3.1.1 Standard Evolution Roadmap of LTE Small Cell���������������������������������������������������� 9
3.1.2 Standard Evolution of WiFi���������������������������������������������������������������������������������� 9
3.2 Industry Ecosystem Analysis��������������������������������������������������������������������������������������� 10
3.2.1 Deployment Scenarios of LTE Small Cell������������������������������������������������������������� 10
3.2.2 Deployment scenarios of WiFi��������������������������������������������������������������������������� 10
3.3 Commercial maturity analysis������������������������������������������������������������������������������������� 11
4. Conclusion�������������������������������������������������������������������������������������������������������������������12
5. References�������������������������������������������������������������������������������������������������������������������13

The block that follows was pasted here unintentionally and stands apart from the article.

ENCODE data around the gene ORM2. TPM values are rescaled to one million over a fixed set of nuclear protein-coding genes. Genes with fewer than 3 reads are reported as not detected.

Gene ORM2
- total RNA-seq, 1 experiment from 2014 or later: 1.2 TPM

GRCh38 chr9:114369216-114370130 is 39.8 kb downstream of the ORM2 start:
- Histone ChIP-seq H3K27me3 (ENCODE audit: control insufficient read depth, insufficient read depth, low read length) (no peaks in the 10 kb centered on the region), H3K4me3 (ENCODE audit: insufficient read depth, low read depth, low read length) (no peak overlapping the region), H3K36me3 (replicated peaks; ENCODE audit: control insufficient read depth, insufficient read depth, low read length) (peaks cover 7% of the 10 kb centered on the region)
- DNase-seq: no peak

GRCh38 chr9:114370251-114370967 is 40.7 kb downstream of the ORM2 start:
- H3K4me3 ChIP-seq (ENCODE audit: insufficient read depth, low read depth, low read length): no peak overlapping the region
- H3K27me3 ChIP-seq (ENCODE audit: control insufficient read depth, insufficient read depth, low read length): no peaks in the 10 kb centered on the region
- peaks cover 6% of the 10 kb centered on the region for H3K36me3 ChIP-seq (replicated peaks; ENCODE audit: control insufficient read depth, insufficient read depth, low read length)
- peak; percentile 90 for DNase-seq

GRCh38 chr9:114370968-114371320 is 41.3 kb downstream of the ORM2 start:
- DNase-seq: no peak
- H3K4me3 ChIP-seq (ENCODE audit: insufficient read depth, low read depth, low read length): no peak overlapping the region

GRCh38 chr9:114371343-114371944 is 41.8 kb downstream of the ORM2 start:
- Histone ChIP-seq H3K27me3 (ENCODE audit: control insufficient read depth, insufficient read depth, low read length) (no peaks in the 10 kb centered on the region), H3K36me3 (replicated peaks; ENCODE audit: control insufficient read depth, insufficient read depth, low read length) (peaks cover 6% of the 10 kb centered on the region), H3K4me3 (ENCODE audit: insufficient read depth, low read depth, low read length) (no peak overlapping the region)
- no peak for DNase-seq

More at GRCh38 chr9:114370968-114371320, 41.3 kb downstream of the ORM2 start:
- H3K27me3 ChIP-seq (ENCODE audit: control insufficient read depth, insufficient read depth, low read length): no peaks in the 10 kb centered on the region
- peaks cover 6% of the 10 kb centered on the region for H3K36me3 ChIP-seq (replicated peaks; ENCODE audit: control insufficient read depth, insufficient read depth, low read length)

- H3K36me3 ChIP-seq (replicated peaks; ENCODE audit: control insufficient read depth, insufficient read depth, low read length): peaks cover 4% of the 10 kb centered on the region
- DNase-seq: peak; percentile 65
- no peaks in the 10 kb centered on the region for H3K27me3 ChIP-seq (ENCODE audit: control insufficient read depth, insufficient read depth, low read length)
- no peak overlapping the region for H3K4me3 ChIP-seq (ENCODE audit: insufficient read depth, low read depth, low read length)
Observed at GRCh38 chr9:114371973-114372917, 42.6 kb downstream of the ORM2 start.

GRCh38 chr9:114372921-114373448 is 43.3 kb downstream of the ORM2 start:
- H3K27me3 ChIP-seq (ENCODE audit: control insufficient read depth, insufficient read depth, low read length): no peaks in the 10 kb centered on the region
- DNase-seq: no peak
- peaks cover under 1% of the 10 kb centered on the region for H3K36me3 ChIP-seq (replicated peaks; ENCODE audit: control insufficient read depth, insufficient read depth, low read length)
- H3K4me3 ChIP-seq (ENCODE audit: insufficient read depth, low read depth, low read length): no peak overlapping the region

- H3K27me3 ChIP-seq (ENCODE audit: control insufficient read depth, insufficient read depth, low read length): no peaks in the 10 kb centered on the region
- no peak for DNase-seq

Keywords: LTE, WiFi, user experience, standard evolution
Abstract:
This document summarizes a set of tests of user experience in
indoor hotspot scenarios with two small cell solutions, LTE Pico
and WiFi. The analyses and tests results show that LTE small cell
has very good stability in providing the satisfied user quality of
experience, especially in high load scenarios. As observed from
the whole set of tests, LTE small cell is more suitable for the
scenario with high UE density as in operator deployed networks
or enterprise networks.
1
1. Introduction
Industry predictions have shown that the future data services will lead to
an exponential data traffic growth by 1000 times[1] [2]. According to these